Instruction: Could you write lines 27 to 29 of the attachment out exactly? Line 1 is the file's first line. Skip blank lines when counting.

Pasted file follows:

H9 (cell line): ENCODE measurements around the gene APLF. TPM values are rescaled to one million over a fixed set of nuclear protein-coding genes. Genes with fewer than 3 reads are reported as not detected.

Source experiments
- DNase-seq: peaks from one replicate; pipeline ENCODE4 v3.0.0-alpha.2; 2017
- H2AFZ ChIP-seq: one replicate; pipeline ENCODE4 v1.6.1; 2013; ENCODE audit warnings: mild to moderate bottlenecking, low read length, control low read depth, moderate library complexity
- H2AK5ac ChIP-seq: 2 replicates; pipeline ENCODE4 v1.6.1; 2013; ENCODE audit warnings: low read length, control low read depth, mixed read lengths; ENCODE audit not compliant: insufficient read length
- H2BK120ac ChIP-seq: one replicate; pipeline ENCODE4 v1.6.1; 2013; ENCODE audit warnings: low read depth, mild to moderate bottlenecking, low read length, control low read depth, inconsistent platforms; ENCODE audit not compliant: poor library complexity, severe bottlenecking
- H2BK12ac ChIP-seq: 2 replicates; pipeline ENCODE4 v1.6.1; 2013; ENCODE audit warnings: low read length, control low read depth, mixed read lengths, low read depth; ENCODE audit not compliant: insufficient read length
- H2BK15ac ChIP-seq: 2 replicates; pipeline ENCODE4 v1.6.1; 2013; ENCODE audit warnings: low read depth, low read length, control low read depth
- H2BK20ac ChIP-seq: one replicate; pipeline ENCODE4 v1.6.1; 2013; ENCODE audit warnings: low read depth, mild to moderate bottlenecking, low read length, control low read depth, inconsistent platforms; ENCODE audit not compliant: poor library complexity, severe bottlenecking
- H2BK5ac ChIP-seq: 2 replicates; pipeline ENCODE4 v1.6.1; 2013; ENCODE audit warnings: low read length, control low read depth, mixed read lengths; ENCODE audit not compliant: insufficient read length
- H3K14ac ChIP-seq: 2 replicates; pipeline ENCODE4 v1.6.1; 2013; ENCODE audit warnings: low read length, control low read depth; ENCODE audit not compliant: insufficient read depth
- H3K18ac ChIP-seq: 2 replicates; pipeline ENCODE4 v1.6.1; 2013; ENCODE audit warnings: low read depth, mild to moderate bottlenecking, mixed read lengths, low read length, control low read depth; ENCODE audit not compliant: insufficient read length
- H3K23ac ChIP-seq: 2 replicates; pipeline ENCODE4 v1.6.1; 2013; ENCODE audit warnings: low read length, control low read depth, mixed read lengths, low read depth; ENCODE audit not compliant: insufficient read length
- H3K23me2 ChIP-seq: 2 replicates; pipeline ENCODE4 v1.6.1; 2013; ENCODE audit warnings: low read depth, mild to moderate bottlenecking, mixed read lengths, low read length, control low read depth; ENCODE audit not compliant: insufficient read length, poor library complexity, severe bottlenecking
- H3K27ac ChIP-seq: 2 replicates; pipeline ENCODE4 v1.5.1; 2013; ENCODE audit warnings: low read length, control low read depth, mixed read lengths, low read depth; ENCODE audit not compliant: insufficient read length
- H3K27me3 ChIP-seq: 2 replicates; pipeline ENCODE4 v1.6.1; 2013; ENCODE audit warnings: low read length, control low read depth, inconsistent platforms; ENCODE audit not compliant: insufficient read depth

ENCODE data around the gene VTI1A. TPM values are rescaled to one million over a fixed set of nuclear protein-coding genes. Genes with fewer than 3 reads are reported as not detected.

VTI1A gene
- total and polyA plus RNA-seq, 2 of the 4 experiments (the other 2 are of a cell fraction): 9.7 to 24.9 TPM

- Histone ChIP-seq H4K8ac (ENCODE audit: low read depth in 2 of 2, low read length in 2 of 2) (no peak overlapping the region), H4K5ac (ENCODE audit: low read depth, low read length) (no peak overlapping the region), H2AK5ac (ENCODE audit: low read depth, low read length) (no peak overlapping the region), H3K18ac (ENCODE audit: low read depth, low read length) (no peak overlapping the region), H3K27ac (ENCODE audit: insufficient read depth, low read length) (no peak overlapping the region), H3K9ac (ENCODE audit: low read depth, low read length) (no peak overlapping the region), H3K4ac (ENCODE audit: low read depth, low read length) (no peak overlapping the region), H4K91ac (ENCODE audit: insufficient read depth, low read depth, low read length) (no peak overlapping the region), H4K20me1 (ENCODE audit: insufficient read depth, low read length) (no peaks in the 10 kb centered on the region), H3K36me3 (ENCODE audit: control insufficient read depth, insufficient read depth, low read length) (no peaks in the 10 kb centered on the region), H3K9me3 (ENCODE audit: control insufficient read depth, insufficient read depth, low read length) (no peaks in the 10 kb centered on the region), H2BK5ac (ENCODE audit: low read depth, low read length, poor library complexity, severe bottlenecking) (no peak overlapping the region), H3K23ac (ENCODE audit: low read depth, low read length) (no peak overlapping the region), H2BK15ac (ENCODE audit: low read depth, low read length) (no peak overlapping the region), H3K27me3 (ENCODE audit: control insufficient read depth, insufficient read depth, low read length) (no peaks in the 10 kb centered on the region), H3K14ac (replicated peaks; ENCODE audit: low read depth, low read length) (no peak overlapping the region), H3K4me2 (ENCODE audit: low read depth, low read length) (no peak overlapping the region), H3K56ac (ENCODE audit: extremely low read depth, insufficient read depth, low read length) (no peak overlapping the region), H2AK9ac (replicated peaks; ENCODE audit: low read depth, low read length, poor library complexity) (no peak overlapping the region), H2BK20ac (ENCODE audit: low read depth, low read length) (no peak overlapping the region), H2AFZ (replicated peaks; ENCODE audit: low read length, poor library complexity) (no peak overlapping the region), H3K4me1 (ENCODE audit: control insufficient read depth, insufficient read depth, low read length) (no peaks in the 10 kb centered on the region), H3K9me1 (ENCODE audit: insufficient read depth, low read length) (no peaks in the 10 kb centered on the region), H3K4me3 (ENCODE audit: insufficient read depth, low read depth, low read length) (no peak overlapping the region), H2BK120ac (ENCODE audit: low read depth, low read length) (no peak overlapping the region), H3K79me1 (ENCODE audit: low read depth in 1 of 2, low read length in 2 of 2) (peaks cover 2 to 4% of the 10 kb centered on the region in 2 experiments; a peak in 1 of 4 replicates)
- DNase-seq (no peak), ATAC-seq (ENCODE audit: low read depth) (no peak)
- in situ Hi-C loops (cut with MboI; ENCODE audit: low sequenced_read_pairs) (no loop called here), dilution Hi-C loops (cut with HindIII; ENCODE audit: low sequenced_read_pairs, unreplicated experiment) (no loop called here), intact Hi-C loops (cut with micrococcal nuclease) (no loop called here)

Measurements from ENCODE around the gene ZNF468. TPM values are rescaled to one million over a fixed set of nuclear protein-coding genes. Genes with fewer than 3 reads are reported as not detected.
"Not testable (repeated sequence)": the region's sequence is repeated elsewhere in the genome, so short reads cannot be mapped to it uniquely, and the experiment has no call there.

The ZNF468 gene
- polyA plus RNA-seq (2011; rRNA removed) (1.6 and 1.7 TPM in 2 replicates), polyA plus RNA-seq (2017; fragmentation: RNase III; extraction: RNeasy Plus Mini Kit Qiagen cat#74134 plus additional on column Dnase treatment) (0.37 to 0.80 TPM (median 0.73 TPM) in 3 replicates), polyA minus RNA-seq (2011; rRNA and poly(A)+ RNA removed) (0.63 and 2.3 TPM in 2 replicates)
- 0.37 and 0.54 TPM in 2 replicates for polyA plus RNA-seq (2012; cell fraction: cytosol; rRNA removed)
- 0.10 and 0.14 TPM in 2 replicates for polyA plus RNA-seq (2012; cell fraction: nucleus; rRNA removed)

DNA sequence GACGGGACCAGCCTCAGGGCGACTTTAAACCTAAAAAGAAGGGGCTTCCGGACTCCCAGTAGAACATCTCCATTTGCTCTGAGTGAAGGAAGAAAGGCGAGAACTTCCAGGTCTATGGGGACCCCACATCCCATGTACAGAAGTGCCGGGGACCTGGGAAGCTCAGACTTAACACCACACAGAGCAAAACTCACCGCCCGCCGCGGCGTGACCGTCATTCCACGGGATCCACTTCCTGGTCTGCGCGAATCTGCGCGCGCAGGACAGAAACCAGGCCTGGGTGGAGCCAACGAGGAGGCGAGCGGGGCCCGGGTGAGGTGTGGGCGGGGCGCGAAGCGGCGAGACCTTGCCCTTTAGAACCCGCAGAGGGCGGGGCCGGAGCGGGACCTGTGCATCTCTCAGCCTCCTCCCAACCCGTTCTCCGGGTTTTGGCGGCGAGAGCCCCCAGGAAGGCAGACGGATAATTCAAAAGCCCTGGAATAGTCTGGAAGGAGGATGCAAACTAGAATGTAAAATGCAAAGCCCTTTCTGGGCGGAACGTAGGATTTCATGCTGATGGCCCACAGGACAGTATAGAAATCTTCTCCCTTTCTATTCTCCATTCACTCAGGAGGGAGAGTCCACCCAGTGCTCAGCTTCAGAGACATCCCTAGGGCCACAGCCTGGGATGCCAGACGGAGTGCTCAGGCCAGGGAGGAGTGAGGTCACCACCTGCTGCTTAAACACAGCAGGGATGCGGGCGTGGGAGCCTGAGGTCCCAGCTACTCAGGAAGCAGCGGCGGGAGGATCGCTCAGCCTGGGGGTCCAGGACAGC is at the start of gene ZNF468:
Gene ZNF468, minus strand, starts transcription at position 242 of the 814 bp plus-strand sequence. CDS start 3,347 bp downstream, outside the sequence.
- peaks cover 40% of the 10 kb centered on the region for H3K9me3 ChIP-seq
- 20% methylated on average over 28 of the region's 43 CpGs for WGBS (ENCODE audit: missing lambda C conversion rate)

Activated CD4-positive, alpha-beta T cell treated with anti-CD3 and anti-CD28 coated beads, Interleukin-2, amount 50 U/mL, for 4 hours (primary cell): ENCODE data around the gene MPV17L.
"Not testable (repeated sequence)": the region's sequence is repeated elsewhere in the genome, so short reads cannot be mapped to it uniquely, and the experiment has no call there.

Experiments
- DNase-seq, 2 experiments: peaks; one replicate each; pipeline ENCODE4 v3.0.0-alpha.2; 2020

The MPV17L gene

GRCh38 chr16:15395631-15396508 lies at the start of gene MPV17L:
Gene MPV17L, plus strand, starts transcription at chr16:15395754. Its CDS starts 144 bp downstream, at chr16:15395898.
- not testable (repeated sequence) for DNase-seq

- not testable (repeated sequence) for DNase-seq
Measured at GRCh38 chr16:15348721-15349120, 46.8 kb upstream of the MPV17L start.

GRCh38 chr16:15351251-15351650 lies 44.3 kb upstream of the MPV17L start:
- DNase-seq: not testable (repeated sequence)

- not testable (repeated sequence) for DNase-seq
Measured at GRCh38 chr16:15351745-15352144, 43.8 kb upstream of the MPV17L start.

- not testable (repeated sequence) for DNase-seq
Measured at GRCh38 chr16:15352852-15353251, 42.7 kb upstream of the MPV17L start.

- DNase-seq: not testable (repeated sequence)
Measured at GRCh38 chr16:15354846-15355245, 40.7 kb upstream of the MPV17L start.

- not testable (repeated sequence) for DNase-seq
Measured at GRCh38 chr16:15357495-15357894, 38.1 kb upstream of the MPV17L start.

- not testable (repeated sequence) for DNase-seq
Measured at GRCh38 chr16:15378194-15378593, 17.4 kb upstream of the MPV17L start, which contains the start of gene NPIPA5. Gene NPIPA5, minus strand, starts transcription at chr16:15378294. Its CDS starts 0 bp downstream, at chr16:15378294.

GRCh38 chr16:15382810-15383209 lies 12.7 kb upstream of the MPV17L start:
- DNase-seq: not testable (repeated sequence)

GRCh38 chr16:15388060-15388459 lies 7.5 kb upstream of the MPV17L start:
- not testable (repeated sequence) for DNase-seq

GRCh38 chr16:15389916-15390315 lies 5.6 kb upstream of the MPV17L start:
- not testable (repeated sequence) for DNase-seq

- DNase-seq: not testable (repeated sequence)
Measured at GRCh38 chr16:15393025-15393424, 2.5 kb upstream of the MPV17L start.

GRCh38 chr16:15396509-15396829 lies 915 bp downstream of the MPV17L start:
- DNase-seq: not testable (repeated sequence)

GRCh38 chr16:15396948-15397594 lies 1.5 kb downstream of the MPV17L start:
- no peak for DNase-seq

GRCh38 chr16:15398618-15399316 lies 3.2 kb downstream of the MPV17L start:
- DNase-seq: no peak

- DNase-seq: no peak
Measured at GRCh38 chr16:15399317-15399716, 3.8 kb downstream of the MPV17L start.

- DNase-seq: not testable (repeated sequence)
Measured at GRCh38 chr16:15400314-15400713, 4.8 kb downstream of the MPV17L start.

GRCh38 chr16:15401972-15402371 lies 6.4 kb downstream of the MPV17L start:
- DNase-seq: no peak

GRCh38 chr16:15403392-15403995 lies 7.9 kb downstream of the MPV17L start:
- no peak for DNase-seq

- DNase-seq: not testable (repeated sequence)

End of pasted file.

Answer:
- 0.37 and 0.54 TPM in 2 replicates for polyA plus RNA-seq (2012; cell fraction: cytosol; rRNA removed)
- 0.10 and 0.14 TPM in 2 replicates for polyA plus RNA-seq (2012; cell fraction: nucleus; rRNA removed)

DNA sequence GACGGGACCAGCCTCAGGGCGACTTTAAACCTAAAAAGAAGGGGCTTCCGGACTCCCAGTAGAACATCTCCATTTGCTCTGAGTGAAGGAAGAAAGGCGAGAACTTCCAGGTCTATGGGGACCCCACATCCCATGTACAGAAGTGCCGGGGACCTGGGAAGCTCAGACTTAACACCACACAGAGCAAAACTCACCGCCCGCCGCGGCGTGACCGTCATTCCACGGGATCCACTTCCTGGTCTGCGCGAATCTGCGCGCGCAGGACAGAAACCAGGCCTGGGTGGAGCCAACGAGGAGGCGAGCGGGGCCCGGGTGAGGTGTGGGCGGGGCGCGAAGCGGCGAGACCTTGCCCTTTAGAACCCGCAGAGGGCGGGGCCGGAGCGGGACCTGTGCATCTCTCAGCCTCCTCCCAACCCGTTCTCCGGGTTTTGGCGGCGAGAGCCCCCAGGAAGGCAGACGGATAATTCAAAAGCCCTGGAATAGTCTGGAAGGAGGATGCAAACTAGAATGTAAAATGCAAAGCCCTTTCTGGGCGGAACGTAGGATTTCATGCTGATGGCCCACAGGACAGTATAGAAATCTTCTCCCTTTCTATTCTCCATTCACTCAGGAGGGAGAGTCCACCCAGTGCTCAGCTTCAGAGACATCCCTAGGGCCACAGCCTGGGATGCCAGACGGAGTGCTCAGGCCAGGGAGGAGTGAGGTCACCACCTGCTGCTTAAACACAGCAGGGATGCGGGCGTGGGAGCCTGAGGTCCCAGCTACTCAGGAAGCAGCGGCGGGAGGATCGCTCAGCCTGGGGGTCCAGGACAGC is at the start of gene ZNF468: